Grow, nourish, sustain. Together. Our actions are our future.
#WorldFoodDay2020 #FAO75 #Foodheroes
No one will argue that the 2020 has not been a typical year. Globally, countries continue to battle the widespread effects of the COVID-19 pandemic. We are definitely facing turbulent and unusual times. This is the context in which we mark World Food Day (WFD) 2020, which also marks FAO’s 75th anniversary. The focus is captured in the theme “Grow, nourish, sustain. Together. Our actions are our future.” World Food Day and FAO75 are aligned with the spirit of the UN’s 75th commemoration, also occurring also this year.
The world celebrates World Food Day each year on 16 October to commemorate the founding of the Organization in 1945. The UN FAO was established in the period of the devastation wreaked by World War II. One of the first objectives was to help global food production systems to recover their capacity to feed the world. This was a huge undertaking at a global scale. The work of our collective predecessors at that time, was able to successfully restart and improve food production. Ironically, today, 75 years later, the world is facing a pandemic, which has exposed the vulnerabilities of our global food systems such as the high dependence on imported foods for many countries and inequality in accessibility to nutritious diets which will support healthy, productive lives.
So, this year’s campaign emphasizes global cooperation and solidarity to make sure that the threats of COVID-19 to food security and agricultural livelihoods are addressed It highlights the need to help the most vulnerable to get access to healthy food and to regain their livelihoods quickly. It recognizes the need for collaborative and transformative action at the levels of countries, communities, households and individuals. It is also an occasion to sensitize the public on the importance of ensuring that our food systems meet our nutrition and dietary needs. This includes being more efficient in the way that we produce, transform, trade, consume and reduce wastage of our food. More than ever, innovation and shared vision should be coupled with critical thinking and bold steps, in order to take advantage of the opportunities that are also available to us.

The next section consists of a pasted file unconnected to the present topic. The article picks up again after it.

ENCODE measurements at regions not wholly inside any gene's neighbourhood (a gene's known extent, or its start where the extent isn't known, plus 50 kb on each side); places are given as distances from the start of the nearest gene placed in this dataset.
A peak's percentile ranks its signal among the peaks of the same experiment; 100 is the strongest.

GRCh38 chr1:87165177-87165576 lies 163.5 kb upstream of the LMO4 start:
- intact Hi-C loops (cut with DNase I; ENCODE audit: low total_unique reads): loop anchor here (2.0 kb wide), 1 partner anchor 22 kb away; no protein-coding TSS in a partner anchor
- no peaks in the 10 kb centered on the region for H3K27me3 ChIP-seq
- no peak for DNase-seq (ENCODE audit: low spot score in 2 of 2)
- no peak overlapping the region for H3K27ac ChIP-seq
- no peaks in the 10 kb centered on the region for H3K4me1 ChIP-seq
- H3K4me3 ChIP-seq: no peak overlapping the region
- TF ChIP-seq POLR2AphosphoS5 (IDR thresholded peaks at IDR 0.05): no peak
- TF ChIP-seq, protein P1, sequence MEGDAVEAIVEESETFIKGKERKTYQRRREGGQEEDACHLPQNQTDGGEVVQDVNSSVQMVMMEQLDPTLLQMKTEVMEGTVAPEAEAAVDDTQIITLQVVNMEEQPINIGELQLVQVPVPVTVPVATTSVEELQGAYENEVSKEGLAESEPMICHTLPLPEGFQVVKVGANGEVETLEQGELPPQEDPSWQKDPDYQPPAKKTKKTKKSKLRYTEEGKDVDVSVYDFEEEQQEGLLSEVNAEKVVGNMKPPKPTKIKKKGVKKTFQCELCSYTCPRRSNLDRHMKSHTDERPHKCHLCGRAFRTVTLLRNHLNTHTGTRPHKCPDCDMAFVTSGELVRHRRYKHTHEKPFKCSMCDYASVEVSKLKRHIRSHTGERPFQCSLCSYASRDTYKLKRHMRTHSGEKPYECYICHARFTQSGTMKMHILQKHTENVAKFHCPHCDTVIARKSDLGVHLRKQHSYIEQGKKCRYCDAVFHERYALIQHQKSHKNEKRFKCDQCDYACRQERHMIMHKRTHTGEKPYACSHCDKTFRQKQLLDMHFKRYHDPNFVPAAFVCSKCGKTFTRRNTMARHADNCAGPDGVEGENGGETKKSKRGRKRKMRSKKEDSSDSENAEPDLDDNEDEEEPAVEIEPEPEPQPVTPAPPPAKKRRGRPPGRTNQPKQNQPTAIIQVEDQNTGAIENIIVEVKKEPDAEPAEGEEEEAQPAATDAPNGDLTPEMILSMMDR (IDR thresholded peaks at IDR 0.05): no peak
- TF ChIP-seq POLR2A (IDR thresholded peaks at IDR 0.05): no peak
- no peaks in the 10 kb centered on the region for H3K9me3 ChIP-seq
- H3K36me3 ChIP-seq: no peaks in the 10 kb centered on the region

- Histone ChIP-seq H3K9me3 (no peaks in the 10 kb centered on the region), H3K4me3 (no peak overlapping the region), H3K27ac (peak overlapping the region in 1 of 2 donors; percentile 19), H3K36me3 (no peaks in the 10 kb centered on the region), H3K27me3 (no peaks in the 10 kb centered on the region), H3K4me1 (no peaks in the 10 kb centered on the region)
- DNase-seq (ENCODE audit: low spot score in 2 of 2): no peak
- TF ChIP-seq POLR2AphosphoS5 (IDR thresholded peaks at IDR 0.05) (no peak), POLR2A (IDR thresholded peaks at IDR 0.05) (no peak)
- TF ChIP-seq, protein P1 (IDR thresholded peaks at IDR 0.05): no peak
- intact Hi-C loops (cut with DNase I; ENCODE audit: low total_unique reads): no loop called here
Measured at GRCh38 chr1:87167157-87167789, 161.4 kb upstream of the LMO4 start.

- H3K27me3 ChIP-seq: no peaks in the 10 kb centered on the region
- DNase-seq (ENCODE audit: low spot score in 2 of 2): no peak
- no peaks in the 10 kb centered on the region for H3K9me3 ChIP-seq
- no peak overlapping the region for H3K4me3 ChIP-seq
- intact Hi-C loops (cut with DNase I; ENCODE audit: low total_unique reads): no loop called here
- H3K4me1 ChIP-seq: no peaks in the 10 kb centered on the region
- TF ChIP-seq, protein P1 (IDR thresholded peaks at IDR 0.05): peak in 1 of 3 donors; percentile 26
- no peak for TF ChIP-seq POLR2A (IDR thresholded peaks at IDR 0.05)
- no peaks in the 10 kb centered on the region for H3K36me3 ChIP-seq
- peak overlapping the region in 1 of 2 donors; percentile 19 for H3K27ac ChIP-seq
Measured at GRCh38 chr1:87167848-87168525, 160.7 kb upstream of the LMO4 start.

This year, the Food and Agriculture Organization in Guyana has been able to partner with sector agencies and other development partners to build capacity in several areas which aligned well with this year’s theme. These include climate-smart farming solutions, land development and management initiatives, promoting lifelong healthy eating habits through home grown school feeding programmes, building capacity in agriculture to unlock climate financing, promoting better access to markets and strengthening opportunities within value chains and providing expertise for developing inland fisheries and aquaculture.
As part of this year’s celebration of Agriculture Month and World Food Day, the FAO is partnering with the Ministry of Agriculture to host several activities, one of which is the ‘World Food Day Exhibition’ on October 16.
The COVID-19 global health crisis has been a time to reflect on the things we truly cherish. It has exposed our individual and common vulnerabilities, but it has also demonstrated our resolve and resilience. Food is the essence of life and the bedrock of our cultures and communities. Preserving access to safe and nutritious food is and will continue to be an essential part of the response to the COVID-19 pandemic, particularly for poor and vulnerable communities, who are hardest hit by the pandemic and resulting economic shocks. In a moment like this, it is more important to support our food heroes - farmers and workers throughout the food system who are making sure that food makes its way from farm to table even amid disruptions posed by the current COVID-19 crisis.
TIME TO BUILD BACK BETTER!
What we can do:
As countries begin to develop and implement COVID-19 recovery plans, it is an opportunity for us in Guyana to:
- Adopt innovative solutions based on scientific evidence so that we can build back better and improve food systems making them more resistant to shocks.
- Support the most vulnerable, to recover from the crisis, and to make food systems more resilient and robust so they can withstand increasing volatility and climate shocks.
- Deliver affordable and sustainable healthy diets for all, and decent livelihoods for food system workers.